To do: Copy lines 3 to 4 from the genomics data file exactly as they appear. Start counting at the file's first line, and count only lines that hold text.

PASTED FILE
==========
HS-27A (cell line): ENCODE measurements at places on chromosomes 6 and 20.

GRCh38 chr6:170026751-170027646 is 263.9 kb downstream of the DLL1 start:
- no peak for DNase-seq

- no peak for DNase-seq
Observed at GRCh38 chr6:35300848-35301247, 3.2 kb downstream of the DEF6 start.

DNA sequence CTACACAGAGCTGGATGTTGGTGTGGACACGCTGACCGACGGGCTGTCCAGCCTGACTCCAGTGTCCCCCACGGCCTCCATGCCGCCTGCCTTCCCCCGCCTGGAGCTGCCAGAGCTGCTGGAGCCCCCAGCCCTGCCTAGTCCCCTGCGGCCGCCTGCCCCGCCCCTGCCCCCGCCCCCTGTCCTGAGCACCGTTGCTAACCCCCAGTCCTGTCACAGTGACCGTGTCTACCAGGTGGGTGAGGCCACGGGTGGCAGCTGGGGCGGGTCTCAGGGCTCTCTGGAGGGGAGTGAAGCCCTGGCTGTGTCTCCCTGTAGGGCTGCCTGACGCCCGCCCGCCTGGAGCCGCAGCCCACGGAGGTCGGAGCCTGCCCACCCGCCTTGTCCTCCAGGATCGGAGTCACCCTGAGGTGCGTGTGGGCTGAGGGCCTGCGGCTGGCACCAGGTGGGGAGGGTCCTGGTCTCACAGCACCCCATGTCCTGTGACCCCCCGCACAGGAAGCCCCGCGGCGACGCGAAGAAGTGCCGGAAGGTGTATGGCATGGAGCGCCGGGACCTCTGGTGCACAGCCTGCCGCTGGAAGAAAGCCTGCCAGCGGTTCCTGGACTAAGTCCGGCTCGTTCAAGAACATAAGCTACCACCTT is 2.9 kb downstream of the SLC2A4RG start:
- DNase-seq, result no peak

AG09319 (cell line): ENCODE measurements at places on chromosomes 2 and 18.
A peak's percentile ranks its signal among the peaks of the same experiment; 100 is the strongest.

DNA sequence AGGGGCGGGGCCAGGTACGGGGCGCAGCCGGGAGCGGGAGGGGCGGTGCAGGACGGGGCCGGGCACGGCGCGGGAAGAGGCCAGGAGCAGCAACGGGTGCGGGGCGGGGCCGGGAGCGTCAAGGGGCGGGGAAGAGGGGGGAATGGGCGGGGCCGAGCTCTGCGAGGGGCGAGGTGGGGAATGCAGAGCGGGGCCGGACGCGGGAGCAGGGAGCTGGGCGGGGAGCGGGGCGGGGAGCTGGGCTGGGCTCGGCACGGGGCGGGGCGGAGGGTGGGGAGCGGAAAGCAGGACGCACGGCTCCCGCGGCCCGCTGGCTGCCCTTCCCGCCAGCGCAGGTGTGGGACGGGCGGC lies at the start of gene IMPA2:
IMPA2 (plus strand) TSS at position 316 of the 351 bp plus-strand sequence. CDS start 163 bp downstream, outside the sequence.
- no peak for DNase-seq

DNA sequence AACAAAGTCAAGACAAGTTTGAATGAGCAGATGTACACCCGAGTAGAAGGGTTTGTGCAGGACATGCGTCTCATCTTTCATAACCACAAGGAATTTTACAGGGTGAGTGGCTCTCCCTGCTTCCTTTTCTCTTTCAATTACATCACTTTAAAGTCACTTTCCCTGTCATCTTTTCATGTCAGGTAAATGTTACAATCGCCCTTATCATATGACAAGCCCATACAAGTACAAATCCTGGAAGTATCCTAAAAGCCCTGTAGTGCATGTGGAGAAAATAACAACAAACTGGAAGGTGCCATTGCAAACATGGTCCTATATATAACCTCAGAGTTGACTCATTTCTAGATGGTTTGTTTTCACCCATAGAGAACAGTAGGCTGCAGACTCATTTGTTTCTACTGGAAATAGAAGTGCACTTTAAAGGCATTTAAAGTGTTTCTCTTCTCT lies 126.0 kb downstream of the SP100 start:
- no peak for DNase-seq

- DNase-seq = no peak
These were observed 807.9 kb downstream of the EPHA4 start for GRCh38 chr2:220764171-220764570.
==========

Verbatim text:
- no peak for DNase-seq

- no peak for DNase-seq